Instead of making us more productive and having a greater output, we tend to slow down on the very things that we were trying to speed up on, and we end up making more errors.
Micro-tasking, by contrast, is the ability to compartmentalize and to focus in quick, short intervals on a variety of items that compete for attention -- a vital skill for career professionals. While micro-tasking is effective for quick decisions, and for handling routine and short term tasks of a certain nature, multitasking is the attempt to handle two important tasks at the same time. It is not to be confused with micro-tasking.
Some workers have little choice in the short run but to work in a distracting, noisy environment. Some employees, in particular, were retained to be able to quickly shift their attention from one issue to another, focusing on each issue as needed.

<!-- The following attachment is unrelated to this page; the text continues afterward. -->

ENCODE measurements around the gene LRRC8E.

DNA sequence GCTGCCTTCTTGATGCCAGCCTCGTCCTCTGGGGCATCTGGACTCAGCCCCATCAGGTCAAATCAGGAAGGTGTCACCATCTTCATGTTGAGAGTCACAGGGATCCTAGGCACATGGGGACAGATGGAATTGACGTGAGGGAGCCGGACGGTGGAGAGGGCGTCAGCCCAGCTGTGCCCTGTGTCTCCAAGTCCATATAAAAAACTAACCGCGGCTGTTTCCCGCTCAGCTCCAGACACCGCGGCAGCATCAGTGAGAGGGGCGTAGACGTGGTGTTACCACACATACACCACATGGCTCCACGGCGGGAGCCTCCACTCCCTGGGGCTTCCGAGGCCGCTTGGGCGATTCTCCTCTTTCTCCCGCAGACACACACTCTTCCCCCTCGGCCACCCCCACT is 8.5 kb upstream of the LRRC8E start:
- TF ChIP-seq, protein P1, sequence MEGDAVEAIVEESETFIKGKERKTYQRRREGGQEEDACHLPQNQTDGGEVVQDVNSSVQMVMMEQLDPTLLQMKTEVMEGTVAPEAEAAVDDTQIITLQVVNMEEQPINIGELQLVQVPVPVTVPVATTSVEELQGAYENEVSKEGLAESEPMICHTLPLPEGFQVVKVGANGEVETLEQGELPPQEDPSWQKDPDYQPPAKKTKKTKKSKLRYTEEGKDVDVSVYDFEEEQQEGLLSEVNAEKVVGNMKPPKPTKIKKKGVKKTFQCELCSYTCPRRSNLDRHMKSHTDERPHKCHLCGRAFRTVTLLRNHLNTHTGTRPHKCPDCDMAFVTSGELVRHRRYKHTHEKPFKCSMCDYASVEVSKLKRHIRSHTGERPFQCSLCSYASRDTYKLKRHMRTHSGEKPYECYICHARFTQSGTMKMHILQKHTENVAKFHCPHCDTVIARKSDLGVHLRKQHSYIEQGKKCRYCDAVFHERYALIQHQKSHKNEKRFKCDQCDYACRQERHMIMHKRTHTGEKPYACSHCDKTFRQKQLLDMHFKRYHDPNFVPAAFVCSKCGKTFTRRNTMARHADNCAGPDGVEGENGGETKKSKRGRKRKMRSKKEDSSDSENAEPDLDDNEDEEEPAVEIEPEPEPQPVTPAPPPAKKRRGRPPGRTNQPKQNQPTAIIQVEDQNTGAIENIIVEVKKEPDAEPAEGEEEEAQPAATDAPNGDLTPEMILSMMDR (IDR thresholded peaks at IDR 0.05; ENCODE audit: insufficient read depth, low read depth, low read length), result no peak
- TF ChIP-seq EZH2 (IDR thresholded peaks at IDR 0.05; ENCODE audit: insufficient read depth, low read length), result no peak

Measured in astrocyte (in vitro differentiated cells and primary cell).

In an interruption-based environment, such as a hospital, police station, retail store, or airline ticket counter, the ability to micro-task is a valuable skill. Throughout the course of a day, a manager in such settings might encounter a variety of people asking questions and voicing concerns. For sales managers micro-tasking can make all the difference in making quota or not.
Tasks that require our sharp attention necessitate that we slow down, focus, keep interruptions at bay, and work as effectively as we can, toward completion. Handling two tasks simultaneously, each of which require sharp attention, is a prescription for poor results.
Professionals who can micro-task are in demand. Others, who engage in multitasking, are doing themselves and their organizations, a disservice.
Jeff Davidson is "The Work-Life Balance Expert®" and the premier thought leader on work-life balance, integration, and harmony. Jeff speaks to organizations that seek to enhance their overall productivity by improving the effectiveness of their people. He is the author of Breathing Space, Simpler Living, Dial it Down, and Everyday Project Management. Visit www.BreathingSpace.com